Temporal patterns of induced seismicity in Oklahoma revealed from multi-station template matching

Journal of Seismology
By: , and 

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Abstract

Over the past decade, Oklahoma became the most seismically active region of the mid-Continental USA as a result of industry operations. However, seismic network limitations and completeness of earthquake catalogs have restricted the types of analyses that can be performed. By applying multi-station template matching on the 23,889 cataloged earthquakes in Oklahoma and Southern Kansas between late-2008 and 2016, we increased the number of detected earthquakes to 209,409 events. While the improved catalog produced an order of magnitude events than the original catalog, the frequency-magnitude distribution remains similar to the original catalog. We found that the coefficient of variation of interevent times in small spatial bins tends to spatially correlate with the location of M ≥ 4 earthquakes. The improved catalog reveals the pervasiveness of swarm-like patterns in seismicity across the entire study region. The rapid increase in seismicity rate of these swarms in 2013 coincided with a reduction in the calculated p values (power law decay rates) before and after larger events. We also used the catalog to revisit the temporal patterns in the four M ≥ 5 sequences, finding more active foreshock behavior than previously recognized and variations in aftershock behavior. When compared against poroelastic stress models for the Pawnee and Fairview sequences, the catalog shows an improved correlation with stress that accounts for variable-rate injection, supporting the conclusion that injection rate is an important contributor to seismic hazard.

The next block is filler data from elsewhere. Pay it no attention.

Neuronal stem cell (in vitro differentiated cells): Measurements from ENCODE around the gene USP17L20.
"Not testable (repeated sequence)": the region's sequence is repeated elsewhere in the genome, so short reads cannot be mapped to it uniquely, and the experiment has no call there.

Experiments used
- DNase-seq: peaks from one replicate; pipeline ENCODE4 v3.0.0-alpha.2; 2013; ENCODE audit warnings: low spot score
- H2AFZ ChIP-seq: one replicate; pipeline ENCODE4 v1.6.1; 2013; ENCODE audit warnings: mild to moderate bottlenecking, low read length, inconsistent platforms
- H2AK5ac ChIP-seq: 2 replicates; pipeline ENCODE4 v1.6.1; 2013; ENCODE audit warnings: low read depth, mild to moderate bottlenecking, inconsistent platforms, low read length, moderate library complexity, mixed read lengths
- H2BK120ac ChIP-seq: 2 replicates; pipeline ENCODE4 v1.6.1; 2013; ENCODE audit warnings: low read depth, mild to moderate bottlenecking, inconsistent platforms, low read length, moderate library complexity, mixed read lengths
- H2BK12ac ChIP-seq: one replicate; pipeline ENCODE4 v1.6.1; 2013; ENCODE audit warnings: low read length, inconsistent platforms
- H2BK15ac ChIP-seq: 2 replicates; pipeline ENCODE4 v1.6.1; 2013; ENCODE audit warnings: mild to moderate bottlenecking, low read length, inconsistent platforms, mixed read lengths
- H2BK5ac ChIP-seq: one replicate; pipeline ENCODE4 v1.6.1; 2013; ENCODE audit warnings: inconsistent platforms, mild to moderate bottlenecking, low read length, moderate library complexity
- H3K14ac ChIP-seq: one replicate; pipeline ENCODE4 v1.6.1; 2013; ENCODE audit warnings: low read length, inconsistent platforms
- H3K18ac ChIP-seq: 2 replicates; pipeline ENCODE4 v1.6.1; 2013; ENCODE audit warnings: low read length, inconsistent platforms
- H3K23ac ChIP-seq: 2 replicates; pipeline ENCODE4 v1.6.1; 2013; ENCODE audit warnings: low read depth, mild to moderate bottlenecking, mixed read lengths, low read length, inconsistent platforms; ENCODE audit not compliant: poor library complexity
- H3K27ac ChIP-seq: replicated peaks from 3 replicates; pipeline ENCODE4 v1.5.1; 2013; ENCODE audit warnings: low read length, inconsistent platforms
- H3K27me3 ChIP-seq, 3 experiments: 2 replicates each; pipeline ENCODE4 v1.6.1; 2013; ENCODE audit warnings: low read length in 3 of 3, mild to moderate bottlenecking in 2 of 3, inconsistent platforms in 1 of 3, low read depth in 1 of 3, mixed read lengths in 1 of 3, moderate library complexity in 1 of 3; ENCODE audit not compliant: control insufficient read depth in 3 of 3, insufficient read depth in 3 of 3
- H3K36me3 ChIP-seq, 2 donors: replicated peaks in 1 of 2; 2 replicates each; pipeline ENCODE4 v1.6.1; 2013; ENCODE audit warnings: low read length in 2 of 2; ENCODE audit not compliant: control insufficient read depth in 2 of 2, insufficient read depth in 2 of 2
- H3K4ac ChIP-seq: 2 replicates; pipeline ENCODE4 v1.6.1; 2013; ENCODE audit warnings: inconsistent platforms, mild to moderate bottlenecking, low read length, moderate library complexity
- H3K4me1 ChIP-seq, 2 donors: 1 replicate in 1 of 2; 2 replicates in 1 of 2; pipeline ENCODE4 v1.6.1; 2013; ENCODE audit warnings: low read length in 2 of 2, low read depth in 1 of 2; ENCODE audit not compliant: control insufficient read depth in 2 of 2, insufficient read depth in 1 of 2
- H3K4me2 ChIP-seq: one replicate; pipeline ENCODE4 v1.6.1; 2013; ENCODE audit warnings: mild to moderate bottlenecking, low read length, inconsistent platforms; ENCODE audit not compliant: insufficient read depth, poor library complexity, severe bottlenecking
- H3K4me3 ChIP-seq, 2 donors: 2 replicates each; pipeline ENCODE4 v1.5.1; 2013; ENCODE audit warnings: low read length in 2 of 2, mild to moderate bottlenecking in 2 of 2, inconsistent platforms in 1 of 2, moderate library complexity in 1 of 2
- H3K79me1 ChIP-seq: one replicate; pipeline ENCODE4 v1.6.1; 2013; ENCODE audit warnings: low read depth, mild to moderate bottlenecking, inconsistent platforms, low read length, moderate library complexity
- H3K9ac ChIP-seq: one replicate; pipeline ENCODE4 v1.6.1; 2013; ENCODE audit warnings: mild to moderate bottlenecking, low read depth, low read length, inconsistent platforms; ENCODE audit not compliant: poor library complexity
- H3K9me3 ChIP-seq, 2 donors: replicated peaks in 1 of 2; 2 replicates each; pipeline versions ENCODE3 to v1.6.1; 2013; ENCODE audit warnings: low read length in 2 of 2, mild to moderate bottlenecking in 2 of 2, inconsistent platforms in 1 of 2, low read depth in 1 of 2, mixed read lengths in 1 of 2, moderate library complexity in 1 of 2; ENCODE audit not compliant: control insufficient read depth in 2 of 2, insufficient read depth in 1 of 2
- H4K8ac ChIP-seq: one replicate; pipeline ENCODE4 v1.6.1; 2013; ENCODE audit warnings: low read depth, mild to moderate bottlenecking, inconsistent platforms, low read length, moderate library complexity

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Additional publication details

Publication type Article
Publication Subtype Journal Article
Title Temporal patterns of induced seismicity in Oklahoma revealed from multi-station template matching
Series title Journal of Seismology
DOI 10.1007/s10950-019-09864-9
Volume 24
Year Published 2020
Language English
Publisher Springer
Contributing office(s) Earthquake Science Center
Description 15 p.
First page 921
Last page 935
Country United States
State Oklahoma
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